The overall reaction to Lincoln's announcement in September 1862 of the pending issuance of the Emancipation Proclamation was decidedly mixed. While many hailed the concept as right and necessary, there were negative reactions all over the political landscape. Radical Republicans who wanted to abolish slavery everywhere thought the Proclamation didn't go far enough. Conservative Democrats who wanted to end the war begrudgingly recognized the military necessity of depriving the Confederacy of its slave labor. Many feared it would demoralize the army. Indeed, commanding general George McClellan wrote to Lincoln that he could not bear the concept of fighting a war for "such an accursed doctrine" as Emancipation, which he considered a backhanded attempt to arouse a slave rebellion, which he viewed as undignified. Confederate authorities were of course especially critical, castigating the President for inciting a slave insurrection that would destroy their society.

Not a lot of commentary flowed from the White House after the announcement of the Proclamation. Many predicted that Lincoln would lose his nerve, and not follow through. The many military setbacks suffered by the North, particularly the disaster at Fredricksburg, seemed to indicate that pushing the issue of fighting slavery AND the war a difficult combination, if peace and leaving slavery intact was a possibility.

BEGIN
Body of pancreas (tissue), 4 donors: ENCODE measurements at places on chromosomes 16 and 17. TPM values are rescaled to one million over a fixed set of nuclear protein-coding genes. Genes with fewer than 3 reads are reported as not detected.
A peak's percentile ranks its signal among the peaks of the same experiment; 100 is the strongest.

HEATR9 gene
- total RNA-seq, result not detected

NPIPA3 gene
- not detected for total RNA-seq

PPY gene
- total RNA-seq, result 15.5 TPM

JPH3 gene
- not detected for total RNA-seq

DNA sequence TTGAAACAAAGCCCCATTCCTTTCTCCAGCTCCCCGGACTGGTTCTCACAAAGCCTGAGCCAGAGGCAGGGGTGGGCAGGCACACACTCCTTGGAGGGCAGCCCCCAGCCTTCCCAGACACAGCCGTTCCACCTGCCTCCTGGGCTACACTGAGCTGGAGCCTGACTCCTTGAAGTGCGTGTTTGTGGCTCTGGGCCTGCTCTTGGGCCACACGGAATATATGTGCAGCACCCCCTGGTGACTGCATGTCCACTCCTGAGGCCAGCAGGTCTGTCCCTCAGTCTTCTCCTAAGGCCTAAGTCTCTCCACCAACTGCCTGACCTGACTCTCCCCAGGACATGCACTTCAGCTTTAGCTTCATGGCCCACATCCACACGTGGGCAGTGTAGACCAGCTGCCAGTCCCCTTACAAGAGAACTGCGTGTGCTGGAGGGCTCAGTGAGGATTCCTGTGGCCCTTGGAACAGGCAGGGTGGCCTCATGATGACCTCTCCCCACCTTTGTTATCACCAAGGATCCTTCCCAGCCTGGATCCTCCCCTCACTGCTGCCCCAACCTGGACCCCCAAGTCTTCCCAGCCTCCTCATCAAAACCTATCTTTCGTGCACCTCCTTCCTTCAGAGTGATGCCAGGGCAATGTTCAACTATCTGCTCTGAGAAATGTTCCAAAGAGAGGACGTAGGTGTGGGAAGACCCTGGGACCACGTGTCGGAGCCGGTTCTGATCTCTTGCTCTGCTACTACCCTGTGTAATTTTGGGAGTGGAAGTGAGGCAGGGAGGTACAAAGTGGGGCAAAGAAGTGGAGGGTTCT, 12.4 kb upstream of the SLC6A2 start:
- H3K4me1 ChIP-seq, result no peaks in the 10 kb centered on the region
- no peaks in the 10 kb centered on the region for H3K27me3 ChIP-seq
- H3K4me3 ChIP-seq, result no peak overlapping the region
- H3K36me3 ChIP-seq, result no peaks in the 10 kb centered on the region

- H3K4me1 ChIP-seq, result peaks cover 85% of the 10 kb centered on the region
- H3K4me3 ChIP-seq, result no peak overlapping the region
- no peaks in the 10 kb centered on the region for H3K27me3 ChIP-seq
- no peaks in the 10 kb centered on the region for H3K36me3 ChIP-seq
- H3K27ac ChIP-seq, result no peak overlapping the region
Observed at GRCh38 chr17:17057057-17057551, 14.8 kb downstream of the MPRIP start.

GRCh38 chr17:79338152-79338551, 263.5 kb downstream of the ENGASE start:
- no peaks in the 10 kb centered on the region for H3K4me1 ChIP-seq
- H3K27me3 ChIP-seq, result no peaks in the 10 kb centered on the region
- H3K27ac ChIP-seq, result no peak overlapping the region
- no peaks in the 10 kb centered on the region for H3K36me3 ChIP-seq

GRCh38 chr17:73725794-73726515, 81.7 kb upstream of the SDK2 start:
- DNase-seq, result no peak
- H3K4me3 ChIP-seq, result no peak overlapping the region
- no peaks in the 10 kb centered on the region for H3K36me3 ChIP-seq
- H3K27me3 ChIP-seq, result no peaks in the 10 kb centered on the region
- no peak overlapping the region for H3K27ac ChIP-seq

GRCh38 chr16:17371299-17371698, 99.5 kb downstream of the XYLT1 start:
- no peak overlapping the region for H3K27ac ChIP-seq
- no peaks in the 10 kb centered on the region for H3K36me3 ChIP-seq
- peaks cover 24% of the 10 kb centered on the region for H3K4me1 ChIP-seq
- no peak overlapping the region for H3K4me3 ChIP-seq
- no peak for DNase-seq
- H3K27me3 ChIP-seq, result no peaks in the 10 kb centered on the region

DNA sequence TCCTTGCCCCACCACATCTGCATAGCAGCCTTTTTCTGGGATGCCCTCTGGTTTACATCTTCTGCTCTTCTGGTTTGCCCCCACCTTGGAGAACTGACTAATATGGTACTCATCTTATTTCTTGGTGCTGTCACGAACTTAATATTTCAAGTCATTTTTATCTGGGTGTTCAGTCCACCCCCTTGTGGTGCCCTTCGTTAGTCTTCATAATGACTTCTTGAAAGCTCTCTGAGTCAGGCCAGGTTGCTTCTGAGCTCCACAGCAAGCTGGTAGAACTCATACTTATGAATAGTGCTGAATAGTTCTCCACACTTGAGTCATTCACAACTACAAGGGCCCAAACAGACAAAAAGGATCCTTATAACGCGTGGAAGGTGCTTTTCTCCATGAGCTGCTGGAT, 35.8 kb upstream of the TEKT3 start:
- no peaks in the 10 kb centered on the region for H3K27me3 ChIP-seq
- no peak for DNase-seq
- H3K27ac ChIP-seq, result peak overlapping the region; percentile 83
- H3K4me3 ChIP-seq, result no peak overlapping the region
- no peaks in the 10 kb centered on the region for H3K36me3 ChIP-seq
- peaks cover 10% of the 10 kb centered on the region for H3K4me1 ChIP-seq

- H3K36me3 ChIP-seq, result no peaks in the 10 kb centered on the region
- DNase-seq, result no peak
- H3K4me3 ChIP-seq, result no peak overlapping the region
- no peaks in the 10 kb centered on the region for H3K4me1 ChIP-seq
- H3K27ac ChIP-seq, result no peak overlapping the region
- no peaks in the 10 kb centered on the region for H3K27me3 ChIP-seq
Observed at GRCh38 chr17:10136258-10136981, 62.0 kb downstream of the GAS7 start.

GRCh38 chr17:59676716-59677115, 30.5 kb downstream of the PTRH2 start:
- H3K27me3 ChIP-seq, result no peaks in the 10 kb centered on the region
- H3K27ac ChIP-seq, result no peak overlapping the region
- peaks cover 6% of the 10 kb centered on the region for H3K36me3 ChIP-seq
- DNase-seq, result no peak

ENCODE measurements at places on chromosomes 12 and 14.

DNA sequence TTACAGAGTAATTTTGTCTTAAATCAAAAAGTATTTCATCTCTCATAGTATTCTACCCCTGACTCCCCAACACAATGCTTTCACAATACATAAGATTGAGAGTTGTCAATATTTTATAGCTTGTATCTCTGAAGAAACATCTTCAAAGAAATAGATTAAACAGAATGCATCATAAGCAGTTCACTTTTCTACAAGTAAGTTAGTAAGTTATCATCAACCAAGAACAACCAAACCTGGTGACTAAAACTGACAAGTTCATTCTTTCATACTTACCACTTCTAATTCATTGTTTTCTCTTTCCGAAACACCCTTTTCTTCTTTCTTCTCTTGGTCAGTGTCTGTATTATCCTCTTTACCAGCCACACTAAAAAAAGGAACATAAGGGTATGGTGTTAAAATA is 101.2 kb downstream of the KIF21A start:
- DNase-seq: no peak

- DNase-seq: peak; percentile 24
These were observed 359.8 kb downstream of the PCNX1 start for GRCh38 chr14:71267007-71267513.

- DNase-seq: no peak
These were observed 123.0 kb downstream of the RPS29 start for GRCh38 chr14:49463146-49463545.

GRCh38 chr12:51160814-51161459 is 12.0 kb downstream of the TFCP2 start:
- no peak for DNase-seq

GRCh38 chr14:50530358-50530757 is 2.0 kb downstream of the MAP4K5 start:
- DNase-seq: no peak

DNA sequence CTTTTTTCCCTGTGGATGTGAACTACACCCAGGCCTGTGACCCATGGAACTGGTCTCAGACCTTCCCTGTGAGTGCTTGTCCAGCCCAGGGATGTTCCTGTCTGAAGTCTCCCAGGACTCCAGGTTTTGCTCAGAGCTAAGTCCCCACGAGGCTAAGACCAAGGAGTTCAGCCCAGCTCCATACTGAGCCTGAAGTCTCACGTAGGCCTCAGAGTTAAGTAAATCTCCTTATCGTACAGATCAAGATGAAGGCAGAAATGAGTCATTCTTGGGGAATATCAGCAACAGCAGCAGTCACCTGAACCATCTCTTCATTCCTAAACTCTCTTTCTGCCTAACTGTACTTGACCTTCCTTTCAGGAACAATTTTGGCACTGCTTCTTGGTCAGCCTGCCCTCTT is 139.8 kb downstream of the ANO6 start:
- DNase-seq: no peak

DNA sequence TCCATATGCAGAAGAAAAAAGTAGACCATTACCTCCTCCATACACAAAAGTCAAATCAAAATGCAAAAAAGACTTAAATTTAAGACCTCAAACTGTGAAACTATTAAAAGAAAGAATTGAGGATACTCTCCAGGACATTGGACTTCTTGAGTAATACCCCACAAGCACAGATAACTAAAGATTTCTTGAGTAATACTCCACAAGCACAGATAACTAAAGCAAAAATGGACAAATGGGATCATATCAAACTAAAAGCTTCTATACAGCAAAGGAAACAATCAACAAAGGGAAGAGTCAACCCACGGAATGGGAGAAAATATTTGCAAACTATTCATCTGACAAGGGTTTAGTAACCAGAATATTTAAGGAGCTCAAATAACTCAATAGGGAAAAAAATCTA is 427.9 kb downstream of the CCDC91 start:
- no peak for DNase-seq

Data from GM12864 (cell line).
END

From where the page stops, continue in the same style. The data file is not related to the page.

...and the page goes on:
But Lincoln remained resolute. Even though the warning signs were there, that issuing the Proclamation could damage the Union's war effort, Lincoln refused to consider going back on his word.

And as he prepared to officially issue the Proclamation on New Year's Day, 1863, there was one major revision to the draft Proclamation that would be included. Lincoln was going to include a statement authorizing the recruitment of black soldiers for the first time in U.S. History.

Lincoln had hesitated to do this in the original draft. He feared that white soldiers in the Union ranks would not tolerate fighting beside blacks. He feared such a radical move would splinter the delicate coalition of conservatives who favored slavery, but also wanted to preserve the Union. But as the general public began to understand the requirements for waging a prolonged war, one thing was clear -- thousands of men were fighting and dying on any given day. There was a need for recruits. Lincoln felt the time was right for crossing this threshold.

On New Year's Day, 1863, Lincoln started his day in his office, making the final revisions to the historic document, and sent his hand written notes via messenger to the State Department, where it would be printed. He met with military leaders, and by 11 am was ready for the formal ceremony to execute the Proclamation. But as he took his pen in hand, he read over the printed page and realized there was a glaring typographical error. This would not due. It would have to be reset and reprinted. Because the traditional White House New Year's reception was about to begin, the execution of the Proclamation wold have to wait.

Its interesting to note that those who met the President at the reception noted he had a tired, worn look. He seemed preoccupied and distant. Many attributed this to Lincoln still being in mourning over the death of his son the previous year. But the members of his cabinet understood that Lincoln was anxious about the Proclamation.

At around 2 pm, having finished shaking thousands of well wishers' hands, Lincoln returned to his office. The Secretary of State appeared with the corrected Proclamation. Lincoln dispensed with his usual "small talk," and insisted he sign the document immediately. The parchment paper was unrolled, and Lincoln "took a pen, dipped it in ink, moved his hand to the place fo the signature," but then stopped. Those around saw that his hand trembled, and he put the pen down.